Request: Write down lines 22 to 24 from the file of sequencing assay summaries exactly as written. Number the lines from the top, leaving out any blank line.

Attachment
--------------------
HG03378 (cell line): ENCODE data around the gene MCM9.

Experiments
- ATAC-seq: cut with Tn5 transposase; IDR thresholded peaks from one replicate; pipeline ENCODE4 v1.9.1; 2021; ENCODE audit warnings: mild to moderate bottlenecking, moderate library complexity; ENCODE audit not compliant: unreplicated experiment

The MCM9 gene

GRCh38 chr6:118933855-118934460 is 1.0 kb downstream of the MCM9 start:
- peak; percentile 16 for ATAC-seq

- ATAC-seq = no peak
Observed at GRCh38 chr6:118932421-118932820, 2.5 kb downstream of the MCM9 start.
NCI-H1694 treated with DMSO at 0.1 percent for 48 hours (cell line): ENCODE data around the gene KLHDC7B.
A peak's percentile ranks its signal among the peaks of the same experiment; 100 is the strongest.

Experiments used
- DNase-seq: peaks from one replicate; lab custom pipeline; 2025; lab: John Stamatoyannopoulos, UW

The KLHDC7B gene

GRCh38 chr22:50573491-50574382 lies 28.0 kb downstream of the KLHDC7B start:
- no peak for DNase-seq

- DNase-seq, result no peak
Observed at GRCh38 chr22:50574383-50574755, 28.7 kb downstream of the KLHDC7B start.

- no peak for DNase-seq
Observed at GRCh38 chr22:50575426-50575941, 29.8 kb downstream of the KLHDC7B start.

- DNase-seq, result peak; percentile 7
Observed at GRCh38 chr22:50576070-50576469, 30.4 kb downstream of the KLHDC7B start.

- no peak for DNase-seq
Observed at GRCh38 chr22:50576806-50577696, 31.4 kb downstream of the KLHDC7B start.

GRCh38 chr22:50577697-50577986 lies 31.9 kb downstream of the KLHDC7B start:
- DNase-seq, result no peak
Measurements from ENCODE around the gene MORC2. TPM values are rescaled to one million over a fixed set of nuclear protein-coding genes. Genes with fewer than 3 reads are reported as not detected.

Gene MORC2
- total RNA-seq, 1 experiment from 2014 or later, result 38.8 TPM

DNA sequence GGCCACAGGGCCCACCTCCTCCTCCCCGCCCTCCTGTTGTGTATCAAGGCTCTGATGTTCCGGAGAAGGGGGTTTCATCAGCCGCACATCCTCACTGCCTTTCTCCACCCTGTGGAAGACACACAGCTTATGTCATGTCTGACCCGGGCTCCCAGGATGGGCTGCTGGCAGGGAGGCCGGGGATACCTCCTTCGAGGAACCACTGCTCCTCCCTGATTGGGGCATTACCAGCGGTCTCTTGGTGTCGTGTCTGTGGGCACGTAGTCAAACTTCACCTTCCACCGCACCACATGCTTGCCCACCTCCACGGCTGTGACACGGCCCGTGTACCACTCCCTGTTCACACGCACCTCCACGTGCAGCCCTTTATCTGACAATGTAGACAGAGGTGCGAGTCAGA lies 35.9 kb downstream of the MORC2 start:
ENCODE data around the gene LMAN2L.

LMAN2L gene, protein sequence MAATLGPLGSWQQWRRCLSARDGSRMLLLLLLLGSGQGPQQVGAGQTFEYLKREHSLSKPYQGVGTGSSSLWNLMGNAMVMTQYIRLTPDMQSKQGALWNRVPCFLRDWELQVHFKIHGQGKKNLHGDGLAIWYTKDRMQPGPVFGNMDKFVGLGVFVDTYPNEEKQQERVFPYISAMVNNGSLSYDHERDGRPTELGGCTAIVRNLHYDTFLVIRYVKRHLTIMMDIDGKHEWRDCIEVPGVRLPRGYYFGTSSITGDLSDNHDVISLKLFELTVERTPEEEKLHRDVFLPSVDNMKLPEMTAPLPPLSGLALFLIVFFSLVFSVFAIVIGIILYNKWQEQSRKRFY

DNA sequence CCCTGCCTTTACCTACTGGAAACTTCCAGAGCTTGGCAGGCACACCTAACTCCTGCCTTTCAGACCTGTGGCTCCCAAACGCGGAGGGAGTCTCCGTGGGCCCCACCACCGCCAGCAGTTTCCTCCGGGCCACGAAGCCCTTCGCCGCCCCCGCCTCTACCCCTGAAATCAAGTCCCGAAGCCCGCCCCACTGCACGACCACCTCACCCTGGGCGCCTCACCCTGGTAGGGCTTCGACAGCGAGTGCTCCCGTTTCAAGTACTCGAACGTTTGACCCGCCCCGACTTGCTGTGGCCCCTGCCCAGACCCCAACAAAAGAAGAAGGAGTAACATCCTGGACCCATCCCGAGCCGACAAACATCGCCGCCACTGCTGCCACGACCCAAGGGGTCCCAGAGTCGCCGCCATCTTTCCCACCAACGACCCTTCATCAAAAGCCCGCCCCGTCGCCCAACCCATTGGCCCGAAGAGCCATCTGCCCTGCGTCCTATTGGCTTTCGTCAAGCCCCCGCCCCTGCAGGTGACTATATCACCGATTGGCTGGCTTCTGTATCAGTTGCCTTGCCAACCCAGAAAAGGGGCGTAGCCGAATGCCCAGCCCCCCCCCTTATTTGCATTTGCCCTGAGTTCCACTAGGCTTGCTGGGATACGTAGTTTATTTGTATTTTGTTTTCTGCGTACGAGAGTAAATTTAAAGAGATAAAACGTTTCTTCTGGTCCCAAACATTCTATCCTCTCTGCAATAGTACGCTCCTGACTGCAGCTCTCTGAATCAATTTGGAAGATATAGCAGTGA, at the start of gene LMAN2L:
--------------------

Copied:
- no peak for DNase-seq
Observed at GRCh38 chr22:50576806-50577696, 31.4 kb downstream of the KLHDC7B start.

GRCh38 chr22:50577697-50577986 lies 31.9 kb downstream of the KLHDC7B start: